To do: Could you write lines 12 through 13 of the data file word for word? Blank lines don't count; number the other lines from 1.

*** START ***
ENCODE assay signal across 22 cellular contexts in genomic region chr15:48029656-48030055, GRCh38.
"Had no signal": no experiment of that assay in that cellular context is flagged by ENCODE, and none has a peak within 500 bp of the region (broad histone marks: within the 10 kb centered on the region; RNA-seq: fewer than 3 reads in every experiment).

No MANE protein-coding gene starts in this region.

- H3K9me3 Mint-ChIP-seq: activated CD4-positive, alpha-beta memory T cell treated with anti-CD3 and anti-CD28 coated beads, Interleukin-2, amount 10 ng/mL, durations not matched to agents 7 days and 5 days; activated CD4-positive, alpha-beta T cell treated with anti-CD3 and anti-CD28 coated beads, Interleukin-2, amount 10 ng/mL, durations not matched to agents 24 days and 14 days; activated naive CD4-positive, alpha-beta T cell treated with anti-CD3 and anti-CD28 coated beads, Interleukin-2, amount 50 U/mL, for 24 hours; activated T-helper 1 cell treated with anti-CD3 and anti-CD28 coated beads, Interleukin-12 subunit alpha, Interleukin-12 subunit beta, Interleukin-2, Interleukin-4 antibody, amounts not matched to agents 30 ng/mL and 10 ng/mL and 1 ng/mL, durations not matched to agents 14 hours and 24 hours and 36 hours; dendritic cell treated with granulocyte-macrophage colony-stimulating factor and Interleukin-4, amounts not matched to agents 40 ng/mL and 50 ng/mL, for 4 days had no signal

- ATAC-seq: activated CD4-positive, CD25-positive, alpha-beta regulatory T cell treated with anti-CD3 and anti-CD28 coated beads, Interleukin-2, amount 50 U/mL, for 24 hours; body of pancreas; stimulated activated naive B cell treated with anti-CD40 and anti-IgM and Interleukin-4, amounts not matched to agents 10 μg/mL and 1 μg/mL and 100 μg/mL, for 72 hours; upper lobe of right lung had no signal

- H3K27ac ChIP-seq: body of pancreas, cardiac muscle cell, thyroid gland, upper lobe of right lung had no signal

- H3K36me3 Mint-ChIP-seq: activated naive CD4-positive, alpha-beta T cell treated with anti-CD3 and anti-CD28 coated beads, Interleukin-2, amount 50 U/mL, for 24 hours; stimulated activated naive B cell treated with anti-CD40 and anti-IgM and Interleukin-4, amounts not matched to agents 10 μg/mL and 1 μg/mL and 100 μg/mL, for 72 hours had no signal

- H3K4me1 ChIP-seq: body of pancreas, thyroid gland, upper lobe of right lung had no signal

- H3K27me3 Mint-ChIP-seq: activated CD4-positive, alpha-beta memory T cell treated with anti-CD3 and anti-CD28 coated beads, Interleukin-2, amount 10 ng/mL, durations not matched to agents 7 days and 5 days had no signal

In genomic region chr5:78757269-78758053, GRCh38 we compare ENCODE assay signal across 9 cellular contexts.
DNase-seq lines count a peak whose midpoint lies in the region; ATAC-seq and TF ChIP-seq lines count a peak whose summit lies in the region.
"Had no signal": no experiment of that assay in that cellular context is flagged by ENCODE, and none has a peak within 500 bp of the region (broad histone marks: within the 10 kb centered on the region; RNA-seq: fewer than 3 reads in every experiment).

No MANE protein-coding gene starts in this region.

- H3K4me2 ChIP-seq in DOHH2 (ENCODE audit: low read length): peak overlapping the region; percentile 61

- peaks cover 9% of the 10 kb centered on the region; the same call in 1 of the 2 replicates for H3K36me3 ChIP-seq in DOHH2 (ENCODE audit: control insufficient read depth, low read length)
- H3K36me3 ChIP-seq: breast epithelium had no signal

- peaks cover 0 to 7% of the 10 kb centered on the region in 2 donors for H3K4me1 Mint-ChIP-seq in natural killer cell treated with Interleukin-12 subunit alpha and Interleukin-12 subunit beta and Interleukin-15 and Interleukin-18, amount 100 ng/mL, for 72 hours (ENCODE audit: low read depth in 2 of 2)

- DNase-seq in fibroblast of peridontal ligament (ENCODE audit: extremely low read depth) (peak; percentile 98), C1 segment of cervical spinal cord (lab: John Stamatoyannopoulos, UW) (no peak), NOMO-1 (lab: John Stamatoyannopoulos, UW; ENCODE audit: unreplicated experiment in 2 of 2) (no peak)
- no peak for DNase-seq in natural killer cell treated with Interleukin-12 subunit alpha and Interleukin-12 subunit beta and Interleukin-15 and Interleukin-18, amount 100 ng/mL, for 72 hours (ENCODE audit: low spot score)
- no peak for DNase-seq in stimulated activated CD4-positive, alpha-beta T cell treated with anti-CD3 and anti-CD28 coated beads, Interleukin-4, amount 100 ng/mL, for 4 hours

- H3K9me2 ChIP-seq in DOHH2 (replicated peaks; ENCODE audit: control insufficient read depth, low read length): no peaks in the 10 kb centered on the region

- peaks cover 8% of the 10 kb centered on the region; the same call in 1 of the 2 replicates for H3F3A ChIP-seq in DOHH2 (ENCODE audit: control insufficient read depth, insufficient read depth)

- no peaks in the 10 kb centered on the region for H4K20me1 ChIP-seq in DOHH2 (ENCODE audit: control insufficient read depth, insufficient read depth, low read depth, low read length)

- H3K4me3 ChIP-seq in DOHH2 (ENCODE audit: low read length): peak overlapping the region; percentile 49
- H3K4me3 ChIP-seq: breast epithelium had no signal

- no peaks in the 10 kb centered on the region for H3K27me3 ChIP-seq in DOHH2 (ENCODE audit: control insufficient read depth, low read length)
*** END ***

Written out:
"Had no signal": no experiment of that assay in that cellular context is flagged by ENCODE, and none has a peak within 500 bp of the region (broad histone marks: within the 10 kb centered on the region; RNA-seq: fewer than 3 reads in every experiment).

No MANE protein-coding gene starts in this region.